Monday, April 25, 2011

Jailbreak in Kandahar

The Taliban show more of their resourcefulness:
After digging a 1,000-foot tunnel under Kandahar’s main prison, the Taliban on Monday morning freed more than 450 prisoners from jail, in the latest major security breach at the troubled facility, according to Afghan officials and insurgent statements.

In celebrating the escape, a Taliban spokesman said more than 100 insurgent commanders were among those who slipped out of the Sarposa prison’s political wing into the pre-dawn darkness. Zabiullah Mujahid said in a message to the media that the plan was carried out after five months of careful preparation.

“We were trying to not leave anyone behind, not even one sick or old political prisoner,” Mujahid said.

I have the impression that there are really only two effective fighting forces in the world, the Americans and the Taliban. So perhaps it is inevitable that we are fighting each other.


Anonymous said...

"I have the impression that there are really only two effective fighting forces in the world, the Americans and the Taliban. So perhaps it is inevitable that we are fighting each other."

Since this comment is utterly wrong, either as a description of the Taliban or as an account of the origins of the war, I assume you are not serious. Obviously there are at least a dozen fighting forces, starting with the Israelis, who perform consistently as well as the Americans (and who find fighting guerrilla forces just as frustrating as the Americans do).

Yes, the Taliban have shown some elan in the last five years or so. Their performance in 2001 was poor at best. Many analysts attribute their improving skills to training from Pakistani intelligence (the fact that the Pakistani Army doesn't fight as well as the Taliban is, of course, irrelevant--Pakistan's government is divided against itself, and anyway this would not be the first time a country has been better at training foreign guerrilla forces than at training its own troops).

Perhaps it's also worth pointing out that Rumsfeld urged the attack on Iraq precisely because he did not view the Taliban as worthy opponents; he wanted a foe with tanks and similar large targets to show what the US (meaning, for Rumsfeld, the US Air Force) could do. Rumsfeld is not a credible witness to the Taliban's prowess (or anybody else's) one way or the other; but his stance does show the US didn't fight the Taliban because they were the other toughest kids on the block.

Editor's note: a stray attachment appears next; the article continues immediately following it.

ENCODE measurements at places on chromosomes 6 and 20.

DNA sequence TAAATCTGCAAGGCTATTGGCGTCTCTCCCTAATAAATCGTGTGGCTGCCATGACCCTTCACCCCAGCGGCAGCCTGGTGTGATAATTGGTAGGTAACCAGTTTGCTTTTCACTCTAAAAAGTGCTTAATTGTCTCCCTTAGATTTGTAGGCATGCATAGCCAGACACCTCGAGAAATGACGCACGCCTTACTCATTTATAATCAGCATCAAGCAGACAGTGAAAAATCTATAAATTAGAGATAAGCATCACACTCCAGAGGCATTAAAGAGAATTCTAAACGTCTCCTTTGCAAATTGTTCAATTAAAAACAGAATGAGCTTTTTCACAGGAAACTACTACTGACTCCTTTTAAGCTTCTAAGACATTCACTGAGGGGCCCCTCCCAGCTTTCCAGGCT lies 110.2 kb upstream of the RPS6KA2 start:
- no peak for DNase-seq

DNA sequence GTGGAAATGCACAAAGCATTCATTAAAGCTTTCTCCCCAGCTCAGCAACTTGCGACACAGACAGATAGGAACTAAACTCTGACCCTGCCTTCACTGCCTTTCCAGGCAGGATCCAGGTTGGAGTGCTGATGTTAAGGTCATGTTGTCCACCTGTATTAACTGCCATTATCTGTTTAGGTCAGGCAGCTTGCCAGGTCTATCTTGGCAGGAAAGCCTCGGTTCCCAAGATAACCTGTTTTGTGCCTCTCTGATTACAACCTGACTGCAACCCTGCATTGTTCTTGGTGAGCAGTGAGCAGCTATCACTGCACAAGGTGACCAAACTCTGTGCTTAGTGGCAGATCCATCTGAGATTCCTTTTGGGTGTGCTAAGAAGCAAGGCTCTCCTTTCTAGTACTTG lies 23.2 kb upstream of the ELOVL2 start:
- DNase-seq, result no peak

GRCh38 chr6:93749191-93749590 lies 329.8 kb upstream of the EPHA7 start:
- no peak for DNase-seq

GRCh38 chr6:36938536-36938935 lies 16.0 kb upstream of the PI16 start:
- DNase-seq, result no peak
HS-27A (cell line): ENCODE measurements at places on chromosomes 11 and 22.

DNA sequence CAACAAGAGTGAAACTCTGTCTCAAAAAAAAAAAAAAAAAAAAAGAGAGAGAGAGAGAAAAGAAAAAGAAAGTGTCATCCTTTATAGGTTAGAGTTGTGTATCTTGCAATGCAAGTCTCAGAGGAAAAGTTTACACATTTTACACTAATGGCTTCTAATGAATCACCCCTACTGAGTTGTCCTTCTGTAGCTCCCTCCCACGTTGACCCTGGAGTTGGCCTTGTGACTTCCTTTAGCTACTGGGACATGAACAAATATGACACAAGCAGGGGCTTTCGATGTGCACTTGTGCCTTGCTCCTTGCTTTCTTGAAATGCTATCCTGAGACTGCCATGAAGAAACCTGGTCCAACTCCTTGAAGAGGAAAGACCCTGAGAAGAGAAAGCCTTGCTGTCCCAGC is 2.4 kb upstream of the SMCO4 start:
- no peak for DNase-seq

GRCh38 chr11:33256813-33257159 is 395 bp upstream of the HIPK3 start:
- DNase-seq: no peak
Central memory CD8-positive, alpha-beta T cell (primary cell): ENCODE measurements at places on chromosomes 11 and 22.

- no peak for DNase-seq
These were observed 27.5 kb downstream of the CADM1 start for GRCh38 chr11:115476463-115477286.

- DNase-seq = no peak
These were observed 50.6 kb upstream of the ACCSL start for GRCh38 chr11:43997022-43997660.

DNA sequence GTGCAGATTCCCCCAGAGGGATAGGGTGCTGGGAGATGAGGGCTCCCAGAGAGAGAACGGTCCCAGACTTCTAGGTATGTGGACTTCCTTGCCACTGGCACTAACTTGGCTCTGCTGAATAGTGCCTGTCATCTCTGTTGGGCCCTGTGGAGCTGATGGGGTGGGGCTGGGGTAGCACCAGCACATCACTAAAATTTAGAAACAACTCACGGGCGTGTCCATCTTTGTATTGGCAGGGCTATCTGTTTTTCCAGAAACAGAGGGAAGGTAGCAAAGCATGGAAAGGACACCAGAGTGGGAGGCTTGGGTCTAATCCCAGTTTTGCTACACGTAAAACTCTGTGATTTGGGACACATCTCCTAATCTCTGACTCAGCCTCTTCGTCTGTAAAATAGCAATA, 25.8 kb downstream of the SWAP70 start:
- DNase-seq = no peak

John said...

Harsh, you are harsh!

True, the Taliban looked awful in 2001; defending cities was not their thing. But in their own element it seems that they cannot be beaten. And by "Taliban" I mean "Afghan resistance fighters," since how committed the Afghans fighting against America are to the Taliban is open to question.

Besides, the Israelis, I would have pointed to the British as another possibly tough fighting force. But could either of them really fight the Americans for ten years?

I never meant to imply that we attacked the Taliban because they were tough; it was a nebulous statement about Karma, perhaps connected to a notion that we might have attacked five other countries by now if we hadn't found an opponent we can't seem to beat, or on the other hand that we find Afghanistan "strategic" precisely because our enemies there are so tough.

Anonymous said...

Indeed harsh, for which I apologize. I guess I feel strongly about this stuff.

I would certainly have named the British as well; also the Australians. I don't really know the current state of the German, Chinese, Japanese, Vietnamese or either of the Korean armies, but these should all be candidates at least.

Of course, we're talking about effectiveness here in some abstract sense. A conventional war between comparably-sized conventional armies of the US or Israeli type would probably destroy both armies fairly quickly.

As for the reason we’re there, I don’t think this is actually a mystery. We’re there because of 9/11, and we’re still there because the establishment is bitter that the Bush admin. flubbed our chance to destroy al-Qaida as it then was. Keeping the Taliban out is the nearest we can now get to the kind of victory we feel we could and should have had at that time. It’s a poor substitute, but I don’t think one needs to think more deeply about it than that to understand the US establishment’s current motives.